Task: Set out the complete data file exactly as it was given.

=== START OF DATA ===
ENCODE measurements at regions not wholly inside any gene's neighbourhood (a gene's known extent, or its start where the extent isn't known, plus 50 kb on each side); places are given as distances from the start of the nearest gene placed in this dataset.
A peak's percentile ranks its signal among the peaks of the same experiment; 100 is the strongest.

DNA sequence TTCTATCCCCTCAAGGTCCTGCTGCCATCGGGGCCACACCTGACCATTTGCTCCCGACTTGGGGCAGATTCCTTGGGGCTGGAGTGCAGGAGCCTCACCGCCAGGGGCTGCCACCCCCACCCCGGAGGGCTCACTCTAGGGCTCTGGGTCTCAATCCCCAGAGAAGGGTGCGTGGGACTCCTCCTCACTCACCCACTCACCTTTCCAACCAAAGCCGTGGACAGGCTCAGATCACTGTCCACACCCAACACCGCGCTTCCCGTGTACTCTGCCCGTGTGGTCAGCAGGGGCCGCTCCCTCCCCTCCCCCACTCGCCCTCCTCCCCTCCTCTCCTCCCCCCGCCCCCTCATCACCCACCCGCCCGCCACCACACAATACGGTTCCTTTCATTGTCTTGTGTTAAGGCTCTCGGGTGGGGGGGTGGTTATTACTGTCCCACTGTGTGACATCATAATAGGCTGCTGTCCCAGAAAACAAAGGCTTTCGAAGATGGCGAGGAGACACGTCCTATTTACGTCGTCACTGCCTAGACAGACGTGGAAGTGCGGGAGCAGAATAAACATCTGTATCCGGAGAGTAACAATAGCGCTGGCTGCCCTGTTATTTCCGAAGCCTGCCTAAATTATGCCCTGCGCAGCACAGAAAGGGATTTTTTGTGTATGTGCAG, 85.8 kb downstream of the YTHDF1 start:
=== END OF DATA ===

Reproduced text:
ENCODE measurements at regions not wholly inside any gene's neighbourhood (a gene's known extent, or its start where the extent isn't known, plus 50 kb on each side); places are given as distances from the start of the nearest gene placed in this dataset.
A peak's percentile ranks its signal among the peaks of the same experiment; 100 is the strongest.

DNA sequence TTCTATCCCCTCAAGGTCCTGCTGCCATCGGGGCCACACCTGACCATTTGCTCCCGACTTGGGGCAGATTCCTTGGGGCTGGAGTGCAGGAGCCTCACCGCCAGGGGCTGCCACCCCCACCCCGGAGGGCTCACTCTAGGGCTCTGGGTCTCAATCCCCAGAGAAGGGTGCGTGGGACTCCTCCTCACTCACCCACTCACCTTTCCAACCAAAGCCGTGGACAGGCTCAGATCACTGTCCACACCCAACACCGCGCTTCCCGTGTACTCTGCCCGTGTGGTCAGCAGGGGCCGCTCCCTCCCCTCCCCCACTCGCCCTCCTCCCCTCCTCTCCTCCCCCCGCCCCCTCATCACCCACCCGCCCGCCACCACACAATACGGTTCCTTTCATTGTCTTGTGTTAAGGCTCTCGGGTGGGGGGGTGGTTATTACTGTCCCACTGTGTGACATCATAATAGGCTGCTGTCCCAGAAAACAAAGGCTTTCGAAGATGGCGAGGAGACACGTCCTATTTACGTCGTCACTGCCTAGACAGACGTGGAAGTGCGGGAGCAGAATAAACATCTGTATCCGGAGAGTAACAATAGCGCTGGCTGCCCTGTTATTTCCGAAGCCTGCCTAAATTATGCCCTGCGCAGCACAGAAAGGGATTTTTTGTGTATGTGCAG, 85.8 kb downstream of the YTHDF1 start: